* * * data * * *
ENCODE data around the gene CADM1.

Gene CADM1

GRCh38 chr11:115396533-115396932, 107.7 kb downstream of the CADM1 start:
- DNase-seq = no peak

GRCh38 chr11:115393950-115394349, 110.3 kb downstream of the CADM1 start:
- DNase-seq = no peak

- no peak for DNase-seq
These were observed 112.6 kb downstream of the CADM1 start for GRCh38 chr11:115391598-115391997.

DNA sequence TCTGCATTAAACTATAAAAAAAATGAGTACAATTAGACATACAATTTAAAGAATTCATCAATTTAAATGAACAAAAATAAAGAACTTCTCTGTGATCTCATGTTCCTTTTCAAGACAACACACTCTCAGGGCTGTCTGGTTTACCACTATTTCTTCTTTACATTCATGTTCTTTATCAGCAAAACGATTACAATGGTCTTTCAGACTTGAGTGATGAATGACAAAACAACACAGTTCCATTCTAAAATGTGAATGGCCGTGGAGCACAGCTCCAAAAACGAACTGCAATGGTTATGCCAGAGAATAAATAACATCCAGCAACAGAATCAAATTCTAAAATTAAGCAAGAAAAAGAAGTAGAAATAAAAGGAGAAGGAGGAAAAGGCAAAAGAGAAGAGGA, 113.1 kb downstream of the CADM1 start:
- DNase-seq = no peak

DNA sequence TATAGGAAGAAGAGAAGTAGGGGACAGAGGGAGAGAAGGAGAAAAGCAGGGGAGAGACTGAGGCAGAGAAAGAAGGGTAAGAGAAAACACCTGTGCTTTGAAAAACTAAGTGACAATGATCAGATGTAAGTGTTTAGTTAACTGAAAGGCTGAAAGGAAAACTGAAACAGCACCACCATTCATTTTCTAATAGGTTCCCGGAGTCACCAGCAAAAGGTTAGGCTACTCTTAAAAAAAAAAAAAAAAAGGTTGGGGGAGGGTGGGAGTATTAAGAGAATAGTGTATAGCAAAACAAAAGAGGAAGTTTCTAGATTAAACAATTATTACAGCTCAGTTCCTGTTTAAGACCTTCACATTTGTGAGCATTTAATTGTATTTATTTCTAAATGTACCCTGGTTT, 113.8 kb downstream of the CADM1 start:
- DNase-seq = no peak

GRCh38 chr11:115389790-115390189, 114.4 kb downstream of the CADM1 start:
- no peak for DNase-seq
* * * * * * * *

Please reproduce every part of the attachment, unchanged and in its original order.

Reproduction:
ENCODE data around the gene CADM1.

Gene CADM1

GRCh38 chr11:115396533-115396932, 107.7 kb downstream of the CADM1 start:
- DNase-seq = no peak

GRCh38 chr11:115393950-115394349, 110.3 kb downstream of the CADM1 start:
- DNase-seq = no peak

- no peak for DNase-seq
These were observed 112.6 kb downstream of the CADM1 start for GRCh38 chr11:115391598-115391997.

DNA sequence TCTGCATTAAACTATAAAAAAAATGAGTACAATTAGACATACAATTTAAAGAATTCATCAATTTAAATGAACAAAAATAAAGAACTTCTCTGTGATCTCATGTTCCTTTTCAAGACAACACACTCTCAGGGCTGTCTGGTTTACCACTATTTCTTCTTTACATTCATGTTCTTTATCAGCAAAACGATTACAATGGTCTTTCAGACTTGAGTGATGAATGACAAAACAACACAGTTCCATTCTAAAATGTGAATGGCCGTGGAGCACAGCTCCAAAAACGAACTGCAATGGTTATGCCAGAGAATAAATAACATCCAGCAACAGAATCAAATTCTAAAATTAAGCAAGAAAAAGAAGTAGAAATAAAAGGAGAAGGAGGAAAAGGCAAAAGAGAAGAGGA, 113.1 kb downstream of the CADM1 start:
- DNase-seq = no peak

DNA sequence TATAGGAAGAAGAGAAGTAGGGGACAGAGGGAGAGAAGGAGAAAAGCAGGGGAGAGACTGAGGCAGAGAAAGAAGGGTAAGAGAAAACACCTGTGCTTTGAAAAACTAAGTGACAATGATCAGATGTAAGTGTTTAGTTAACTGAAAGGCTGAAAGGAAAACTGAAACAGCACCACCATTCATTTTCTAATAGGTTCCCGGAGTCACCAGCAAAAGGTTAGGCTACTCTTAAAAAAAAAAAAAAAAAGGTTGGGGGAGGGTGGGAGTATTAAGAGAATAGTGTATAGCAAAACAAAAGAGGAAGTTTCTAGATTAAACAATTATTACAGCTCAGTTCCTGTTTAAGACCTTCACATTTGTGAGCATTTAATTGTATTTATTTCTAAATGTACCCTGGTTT, 113.8 kb downstream of the CADM1 start:
- DNase-seq = no peak

GRCh38 chr11:115389790-115390189, 114.4 kb downstream of the CADM1 start:
- no peak for DNase-seq